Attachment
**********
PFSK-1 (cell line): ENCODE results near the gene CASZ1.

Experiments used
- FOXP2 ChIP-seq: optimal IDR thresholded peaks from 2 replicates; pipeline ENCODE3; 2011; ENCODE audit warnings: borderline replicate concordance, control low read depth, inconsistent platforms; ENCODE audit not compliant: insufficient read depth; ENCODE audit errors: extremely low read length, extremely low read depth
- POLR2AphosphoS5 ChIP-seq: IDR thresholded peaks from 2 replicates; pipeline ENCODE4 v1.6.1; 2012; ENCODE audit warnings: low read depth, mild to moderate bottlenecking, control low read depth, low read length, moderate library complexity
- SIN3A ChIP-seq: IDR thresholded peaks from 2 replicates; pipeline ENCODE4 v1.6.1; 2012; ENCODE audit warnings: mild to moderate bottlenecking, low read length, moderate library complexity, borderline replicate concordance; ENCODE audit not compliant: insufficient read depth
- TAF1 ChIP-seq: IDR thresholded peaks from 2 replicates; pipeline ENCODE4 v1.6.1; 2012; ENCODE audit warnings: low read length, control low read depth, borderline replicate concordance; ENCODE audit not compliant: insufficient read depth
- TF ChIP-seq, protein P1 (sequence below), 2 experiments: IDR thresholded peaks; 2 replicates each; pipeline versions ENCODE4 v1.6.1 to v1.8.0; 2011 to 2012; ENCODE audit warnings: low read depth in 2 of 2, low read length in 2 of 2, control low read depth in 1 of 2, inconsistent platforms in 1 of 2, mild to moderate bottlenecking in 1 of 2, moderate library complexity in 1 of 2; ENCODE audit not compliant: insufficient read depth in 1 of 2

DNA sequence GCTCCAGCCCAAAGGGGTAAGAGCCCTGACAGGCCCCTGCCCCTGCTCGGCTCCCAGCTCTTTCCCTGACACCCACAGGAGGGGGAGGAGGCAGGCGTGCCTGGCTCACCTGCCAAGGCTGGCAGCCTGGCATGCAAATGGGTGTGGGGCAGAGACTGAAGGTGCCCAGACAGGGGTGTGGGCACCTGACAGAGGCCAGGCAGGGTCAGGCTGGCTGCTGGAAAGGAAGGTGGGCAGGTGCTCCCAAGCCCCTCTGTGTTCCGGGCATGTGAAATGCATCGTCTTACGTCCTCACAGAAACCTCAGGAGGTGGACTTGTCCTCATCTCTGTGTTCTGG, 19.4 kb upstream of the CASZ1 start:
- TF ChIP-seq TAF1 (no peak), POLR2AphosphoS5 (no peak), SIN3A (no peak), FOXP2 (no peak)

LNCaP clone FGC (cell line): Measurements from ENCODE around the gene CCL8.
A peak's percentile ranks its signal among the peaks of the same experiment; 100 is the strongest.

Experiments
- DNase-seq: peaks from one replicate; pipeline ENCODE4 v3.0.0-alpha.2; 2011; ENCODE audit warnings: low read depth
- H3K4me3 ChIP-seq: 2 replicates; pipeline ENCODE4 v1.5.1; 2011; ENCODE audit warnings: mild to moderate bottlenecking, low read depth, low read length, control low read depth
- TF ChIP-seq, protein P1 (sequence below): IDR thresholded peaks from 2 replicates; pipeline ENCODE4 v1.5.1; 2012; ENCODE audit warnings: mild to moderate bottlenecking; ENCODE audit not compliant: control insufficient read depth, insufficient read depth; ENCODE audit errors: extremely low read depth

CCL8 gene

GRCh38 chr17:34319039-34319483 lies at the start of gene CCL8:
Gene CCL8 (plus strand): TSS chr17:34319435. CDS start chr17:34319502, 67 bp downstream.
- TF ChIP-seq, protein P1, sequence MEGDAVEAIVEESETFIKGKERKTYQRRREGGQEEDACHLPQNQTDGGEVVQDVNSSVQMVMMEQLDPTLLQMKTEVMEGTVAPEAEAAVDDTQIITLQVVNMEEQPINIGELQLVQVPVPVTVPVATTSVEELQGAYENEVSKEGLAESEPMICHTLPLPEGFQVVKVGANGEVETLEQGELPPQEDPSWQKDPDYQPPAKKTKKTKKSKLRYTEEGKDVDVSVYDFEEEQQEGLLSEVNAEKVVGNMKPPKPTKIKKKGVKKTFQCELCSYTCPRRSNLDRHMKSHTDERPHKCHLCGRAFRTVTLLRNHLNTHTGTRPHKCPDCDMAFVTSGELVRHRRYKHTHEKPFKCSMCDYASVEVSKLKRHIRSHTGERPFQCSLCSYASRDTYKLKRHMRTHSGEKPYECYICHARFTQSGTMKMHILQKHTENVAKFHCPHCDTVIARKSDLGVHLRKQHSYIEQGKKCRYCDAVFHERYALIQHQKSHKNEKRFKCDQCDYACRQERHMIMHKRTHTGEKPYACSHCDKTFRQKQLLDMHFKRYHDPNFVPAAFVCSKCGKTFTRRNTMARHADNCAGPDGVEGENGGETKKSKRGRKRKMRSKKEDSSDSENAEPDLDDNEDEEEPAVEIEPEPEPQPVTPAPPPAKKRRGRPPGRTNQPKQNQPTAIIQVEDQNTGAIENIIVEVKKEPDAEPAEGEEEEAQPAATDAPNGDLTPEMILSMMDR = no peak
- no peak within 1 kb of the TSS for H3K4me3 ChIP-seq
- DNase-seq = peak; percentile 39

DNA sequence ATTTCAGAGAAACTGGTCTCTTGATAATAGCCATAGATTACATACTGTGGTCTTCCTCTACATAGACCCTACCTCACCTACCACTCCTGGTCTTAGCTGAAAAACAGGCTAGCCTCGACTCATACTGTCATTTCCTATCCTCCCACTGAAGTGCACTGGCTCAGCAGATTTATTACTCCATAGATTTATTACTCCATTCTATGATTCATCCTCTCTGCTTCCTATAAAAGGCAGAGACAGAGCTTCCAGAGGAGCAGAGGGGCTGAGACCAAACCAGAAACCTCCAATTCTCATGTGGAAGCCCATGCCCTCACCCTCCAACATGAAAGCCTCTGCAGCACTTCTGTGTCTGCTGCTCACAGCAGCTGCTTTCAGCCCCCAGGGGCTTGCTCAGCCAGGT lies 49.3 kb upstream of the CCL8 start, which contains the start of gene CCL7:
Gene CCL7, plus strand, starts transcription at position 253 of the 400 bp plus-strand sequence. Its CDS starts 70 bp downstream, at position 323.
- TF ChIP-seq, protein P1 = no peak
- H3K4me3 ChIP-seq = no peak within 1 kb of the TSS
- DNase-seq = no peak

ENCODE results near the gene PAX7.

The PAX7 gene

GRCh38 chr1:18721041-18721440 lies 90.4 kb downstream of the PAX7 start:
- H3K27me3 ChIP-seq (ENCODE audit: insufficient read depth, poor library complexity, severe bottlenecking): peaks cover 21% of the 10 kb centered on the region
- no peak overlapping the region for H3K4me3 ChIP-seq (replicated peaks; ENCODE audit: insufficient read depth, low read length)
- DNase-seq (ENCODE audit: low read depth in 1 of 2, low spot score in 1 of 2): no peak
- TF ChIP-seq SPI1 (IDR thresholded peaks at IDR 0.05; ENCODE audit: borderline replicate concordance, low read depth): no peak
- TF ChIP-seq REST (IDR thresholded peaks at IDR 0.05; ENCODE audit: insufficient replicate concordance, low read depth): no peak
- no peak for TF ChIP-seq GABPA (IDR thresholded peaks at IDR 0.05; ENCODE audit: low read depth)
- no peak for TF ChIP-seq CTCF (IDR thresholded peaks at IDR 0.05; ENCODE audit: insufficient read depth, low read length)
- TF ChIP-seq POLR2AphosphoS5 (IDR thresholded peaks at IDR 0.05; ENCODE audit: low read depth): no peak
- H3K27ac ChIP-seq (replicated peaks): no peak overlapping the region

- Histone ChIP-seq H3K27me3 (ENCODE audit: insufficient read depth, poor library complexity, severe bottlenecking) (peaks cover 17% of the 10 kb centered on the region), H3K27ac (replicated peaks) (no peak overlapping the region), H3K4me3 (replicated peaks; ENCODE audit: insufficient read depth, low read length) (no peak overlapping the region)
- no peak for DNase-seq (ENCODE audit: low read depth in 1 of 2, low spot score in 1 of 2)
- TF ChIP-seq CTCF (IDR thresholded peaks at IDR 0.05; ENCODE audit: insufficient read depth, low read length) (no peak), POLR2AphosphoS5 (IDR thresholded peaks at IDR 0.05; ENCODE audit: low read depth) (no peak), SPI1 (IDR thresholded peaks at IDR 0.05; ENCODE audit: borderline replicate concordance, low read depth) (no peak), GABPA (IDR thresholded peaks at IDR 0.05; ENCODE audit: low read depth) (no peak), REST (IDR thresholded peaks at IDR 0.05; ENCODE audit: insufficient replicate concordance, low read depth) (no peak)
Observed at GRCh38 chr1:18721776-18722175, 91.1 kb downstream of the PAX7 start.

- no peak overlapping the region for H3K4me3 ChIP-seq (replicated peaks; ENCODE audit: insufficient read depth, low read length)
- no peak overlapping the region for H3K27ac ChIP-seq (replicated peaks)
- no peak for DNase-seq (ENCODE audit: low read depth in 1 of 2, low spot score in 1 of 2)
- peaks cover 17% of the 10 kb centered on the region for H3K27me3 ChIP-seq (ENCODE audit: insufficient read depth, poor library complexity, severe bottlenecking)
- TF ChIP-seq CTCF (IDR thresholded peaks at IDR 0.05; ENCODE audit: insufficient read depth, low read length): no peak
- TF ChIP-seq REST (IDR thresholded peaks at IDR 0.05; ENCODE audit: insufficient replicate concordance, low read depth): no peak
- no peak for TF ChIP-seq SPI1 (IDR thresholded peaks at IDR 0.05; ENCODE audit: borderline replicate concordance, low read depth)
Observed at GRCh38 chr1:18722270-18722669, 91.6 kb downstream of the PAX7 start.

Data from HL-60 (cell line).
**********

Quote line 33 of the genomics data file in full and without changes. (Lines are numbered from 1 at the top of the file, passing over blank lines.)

- TF ChIP-seq SPI1 (IDR thresholded peaks at IDR 0.05; ENCODE audit: borderline replicate concordance, low read depth): no peak